Twenty-year-old Britney Ramnarine has made it easier for victims of sexual assault to get help and support. Ramnarine, a sexual assault survivor herself, has launched the Sexual Assault Survivors Stand (Sass) app through which victims can seek and get support to deal with their trying circumstances.
She told Sunday Newsday's WMN magazine this is her way of offering the safe space she didn't have when she needed it. The app is free and available on android devices. At the launch of the app, on May 25 at Signature Hall, Montrose, Chaguanas, an emotional Ramnarine shared her stories with the audience.
Her sexual assault experiences first began when she was 13 and happened on three different occasions. She said the assaults left her feeling powerless and violated and she said she felt like she couldn't speak up at the time given the circumstances. She said at that time all she wanted was reassurance – to know that what happened to her wasn't her fault and to be reminded that her body still belonged to her and no one else. After a suicide attempt, Ramnarine informed her parents of what she was going through and thankfully, they were 100 per cent on her side and got her the help she needed.
Sass, a non-governmental organisation (NGO), was originally a social media page on Instagram started in November 2020. It was created after her friends advised her to think about what she had a strong, burning passion for, and helping sexual assault victims was the first idea that came to mind. She said creating the page and now, an app, feels like her way of getting justice by proving to her assaulters that they won't stifle her voice or get away with what they've done.
"I know that it's really hard and you feel alone like you've lost your innocence and your body no longer belongs to you but that's not the case. Your body belongs to you, and you can overcome this," she had told those present at the launch.
"If there was something like this that existed when I needed it and was going through a rough time, then it could have been a big assistance. I felt alone and like I had no support around me. This app can provide support and guidance to those in need."
After the page's debut, she was surprised it had got 1,000 followers in two weeks. It now has over 5,000 followers and the numbers continue to grow daily. She said she gets an average of 60 responses per month and in some instances, are over 100.
"I was so scared this would fail or I wasn't fit enough to run this organisation. I would second guess myself because talking about sexual assault this much can take a toll and bring up memories, but I was able to push through. I started it and I'm not letting it fail."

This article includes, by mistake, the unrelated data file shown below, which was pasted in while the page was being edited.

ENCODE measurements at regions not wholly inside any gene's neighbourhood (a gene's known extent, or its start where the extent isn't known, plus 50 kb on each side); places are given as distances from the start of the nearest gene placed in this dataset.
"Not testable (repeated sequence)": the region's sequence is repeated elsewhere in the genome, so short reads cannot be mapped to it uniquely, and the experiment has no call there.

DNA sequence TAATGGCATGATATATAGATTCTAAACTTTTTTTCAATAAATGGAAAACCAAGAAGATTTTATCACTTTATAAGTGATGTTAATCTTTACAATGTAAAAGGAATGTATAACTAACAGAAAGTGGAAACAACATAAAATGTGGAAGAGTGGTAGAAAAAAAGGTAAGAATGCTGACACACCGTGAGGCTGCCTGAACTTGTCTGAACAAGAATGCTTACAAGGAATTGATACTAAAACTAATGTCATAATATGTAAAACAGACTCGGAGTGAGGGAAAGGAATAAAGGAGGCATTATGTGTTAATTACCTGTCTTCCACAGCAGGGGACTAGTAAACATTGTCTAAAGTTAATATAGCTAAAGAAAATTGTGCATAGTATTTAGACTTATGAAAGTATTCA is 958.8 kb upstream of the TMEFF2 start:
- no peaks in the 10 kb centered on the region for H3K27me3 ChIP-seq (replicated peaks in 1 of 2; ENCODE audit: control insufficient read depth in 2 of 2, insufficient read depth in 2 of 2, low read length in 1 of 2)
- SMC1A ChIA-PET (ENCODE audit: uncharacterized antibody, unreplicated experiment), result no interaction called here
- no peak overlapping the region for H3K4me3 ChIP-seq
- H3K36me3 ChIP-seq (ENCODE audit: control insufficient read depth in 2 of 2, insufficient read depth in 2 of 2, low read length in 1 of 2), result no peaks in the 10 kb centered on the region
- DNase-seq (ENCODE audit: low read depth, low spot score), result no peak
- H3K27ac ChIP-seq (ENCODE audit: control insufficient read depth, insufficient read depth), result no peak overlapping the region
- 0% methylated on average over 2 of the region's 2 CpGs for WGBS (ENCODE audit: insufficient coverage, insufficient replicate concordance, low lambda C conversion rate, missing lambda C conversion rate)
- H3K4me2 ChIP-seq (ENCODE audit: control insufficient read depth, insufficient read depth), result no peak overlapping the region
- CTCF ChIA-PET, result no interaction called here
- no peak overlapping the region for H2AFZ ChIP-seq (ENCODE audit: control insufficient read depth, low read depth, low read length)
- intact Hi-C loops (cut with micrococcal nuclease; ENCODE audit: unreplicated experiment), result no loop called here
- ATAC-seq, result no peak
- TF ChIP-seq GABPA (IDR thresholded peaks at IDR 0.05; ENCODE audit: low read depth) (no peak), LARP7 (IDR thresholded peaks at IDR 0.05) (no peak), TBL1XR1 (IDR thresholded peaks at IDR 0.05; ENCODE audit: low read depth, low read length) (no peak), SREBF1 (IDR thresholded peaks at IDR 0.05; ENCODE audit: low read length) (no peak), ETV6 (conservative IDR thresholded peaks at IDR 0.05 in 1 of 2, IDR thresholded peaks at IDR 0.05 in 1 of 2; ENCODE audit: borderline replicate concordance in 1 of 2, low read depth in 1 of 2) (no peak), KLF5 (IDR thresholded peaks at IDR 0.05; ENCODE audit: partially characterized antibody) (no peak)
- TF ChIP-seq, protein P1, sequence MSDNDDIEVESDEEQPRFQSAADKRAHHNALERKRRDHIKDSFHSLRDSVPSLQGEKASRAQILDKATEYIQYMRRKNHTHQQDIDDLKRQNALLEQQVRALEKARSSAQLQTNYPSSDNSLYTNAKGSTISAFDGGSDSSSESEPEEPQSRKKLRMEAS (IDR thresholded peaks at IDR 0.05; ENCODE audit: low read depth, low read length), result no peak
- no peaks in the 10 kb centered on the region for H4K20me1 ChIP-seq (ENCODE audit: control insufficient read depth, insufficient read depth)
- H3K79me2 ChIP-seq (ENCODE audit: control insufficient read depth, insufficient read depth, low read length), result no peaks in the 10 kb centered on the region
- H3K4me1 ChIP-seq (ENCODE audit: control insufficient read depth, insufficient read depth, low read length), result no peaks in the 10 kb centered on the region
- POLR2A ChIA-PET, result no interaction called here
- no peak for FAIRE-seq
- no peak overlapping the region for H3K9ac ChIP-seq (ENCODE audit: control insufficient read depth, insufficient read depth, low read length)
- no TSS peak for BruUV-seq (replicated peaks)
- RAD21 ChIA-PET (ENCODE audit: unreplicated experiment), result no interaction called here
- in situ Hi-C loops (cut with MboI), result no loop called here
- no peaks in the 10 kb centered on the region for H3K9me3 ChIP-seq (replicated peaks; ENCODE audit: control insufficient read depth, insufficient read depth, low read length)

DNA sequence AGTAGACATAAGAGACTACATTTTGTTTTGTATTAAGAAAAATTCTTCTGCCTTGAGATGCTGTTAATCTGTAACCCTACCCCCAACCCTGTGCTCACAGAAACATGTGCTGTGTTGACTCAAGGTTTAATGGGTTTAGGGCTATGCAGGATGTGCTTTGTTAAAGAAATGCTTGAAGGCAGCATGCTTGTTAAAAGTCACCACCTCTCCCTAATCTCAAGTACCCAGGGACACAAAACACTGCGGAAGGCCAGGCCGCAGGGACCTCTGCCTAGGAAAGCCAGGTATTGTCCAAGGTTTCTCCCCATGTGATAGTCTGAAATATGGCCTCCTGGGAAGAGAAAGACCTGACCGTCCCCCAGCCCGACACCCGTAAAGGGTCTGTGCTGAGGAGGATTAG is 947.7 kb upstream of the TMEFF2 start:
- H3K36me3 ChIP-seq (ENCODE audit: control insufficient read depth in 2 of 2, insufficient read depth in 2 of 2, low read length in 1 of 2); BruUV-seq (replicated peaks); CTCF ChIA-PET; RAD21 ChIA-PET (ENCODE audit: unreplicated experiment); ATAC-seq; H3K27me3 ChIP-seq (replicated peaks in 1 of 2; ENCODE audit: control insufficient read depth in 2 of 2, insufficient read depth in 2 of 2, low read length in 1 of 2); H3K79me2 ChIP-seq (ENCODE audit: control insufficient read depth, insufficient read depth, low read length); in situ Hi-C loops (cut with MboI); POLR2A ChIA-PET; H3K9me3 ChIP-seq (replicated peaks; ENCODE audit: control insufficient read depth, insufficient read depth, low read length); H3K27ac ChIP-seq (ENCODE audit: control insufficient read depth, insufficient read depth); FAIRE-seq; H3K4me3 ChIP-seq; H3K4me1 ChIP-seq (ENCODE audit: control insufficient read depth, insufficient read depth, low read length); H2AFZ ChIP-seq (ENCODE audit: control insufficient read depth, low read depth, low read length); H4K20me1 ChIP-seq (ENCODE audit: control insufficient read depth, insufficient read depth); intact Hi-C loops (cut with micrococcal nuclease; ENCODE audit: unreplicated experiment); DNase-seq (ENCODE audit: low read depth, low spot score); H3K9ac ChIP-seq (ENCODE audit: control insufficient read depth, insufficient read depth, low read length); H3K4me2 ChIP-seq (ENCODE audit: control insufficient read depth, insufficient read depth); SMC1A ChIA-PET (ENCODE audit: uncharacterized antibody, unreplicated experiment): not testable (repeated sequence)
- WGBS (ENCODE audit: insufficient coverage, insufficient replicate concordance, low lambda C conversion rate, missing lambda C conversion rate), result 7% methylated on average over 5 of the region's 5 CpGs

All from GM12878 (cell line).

Ramnarine said the creation of the app allows victims to reach out to each other for support and get help from officers of the Gender-Based Violence Unit through the various gender-based violence hotlines in TT. The officers can be contacted directly from the app, and because all conversations are done by texting and none of the messages exchanged are saved, the information is kept private.
She said the identity of the victims are never revealed, whether on Instagram or on the app, because personal information is not required. For the Instagram feed, they are asked to access the Google Forms platform provided on Sass’ biography via a link, and only their stories are posted to the feed. She said if the victim requests that their story be removed from the feed, they are deleted.
For the app, once downloaded, they are asked to create an account with an email address and username. The app developer, Sharuhk Singh said the email addresses are not stored, as all personal information are sent to a server to which he has no access. A prompt that allows users to add a story then comes up with the options of remaining anonymous or including their names.
Ramnarine said, along with the large following and responses, one story stuck to her – one that came from the point of a view of a perpetrator. And although the person asked her not to post the story, she said she was in awe while reading it. She said it wasn't a story that she expected to see given that the page is dedicated to victims. But, she was taken aback by the honesty of the perpetrator.
She said anyone interested in becoming a member of Sass can fill out their information on a Google form, but the final decision is made by Ramnarine and other authorised members.
For those who wish to view the content or share responses with Sass can do so by using their links on Instagram:
Those who wish to contact officers can do so by calling:
TTPS Gender-Based Violence Unit: 999
Rape Crisis Hotline: 622-7273
National Domestic Violence Hotline: 800-SAVE (7283)
Victim and Witness Support Unit: 612-2577, 612-2465, 612-0301, 624-8853